As the attitudes that society values change, explicit expressions of those attitudes change. We’ve seen this with racial attitudes, and it led to that false sense of security that racial animus was declining and we might could finally see the end of racism in our country.

Because culture is more stable and slow to change, implicit attitudes will be more stable and slow to change.

Interpreting the Data

What to make of the pattern of changes that were seen in the data? There were three that were interesting:

  • Explicit bias moved toward neutrality about twice the rate as implicit bias (37% versus 17%)
  • Attitudes were stable until 2012 and then big change happened from 2012 to 2016
  • The changes were driven by changes to the attitudes of Millenials (1976 – 1995).

The difference between change between the two types of attitudes suggests that those with strong implicit attitudes about race are not the same as those with strong explicit attitudes and vice versa. The correlation between the two weakened over time.

Of course, one explanation for the faster decline in explicit racial bias is social desirability bias. People will deny their responses that they perceive as being less socially desirable. There are two factors that support this interpretation.

First, the big changes occurred post 2012. What happened in 2012? Our first Black president won a second term. During his first term, there was a lot of racist “jokes” and cartoons passed around about him and the First Family. His second term would be the pinnacle of anti-racial attitudes being clearly and frequently expressed by various social agents like in the media with mixed race couples in commercials, Black actors getting more prominent roles, racism playing greater roles in TV shows and movies, anti-racists rising to prominence and getting air time. It was a time when societal views of racism were explicitly running towards equality.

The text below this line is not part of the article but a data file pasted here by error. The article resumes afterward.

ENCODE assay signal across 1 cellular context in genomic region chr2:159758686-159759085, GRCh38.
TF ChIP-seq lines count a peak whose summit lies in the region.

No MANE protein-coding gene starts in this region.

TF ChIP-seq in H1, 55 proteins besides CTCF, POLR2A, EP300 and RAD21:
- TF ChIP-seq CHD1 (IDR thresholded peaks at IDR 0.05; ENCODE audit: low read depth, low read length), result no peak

Millennials led the charge. By 2012, they were 17 – 36 years old, meaning that they were the first generation to be raised under the old civil rights regime, meaning seeing growing equality in voting and across society for Blacks and SCOTUS gutting the Voting Rights Act in 2013. Civil rights, racism, and systemic racism were the themes of their life, and it all came to a head during Obama’s presidency.

Any Millennial with explicit racial animus beating in their soul knew better than to say so out loud, and many more had diminished levels of racial bias handed down to them from their parents and society in general. The predictive value of implicit bias strongly suggests that this interpretation is correct.

Applying the Findings

The role of perceived societal priority of attitudes is why we don’t tell racist jokes and remove statues honoring racists. It would be interesting to see the analysis of the data from 2017 to present to see if the trend continues, but somehow I don’t think it will. Racism has become acceptable again. The perceived societal priority has declined. The correlations with other attitudes have strengthened. And overall racial bias has increased.

One of the clearest examples of the acceptability of racism comes from France where the far-right is revisiting the antisemetic Dreyfus affair. Who woulda thunk that?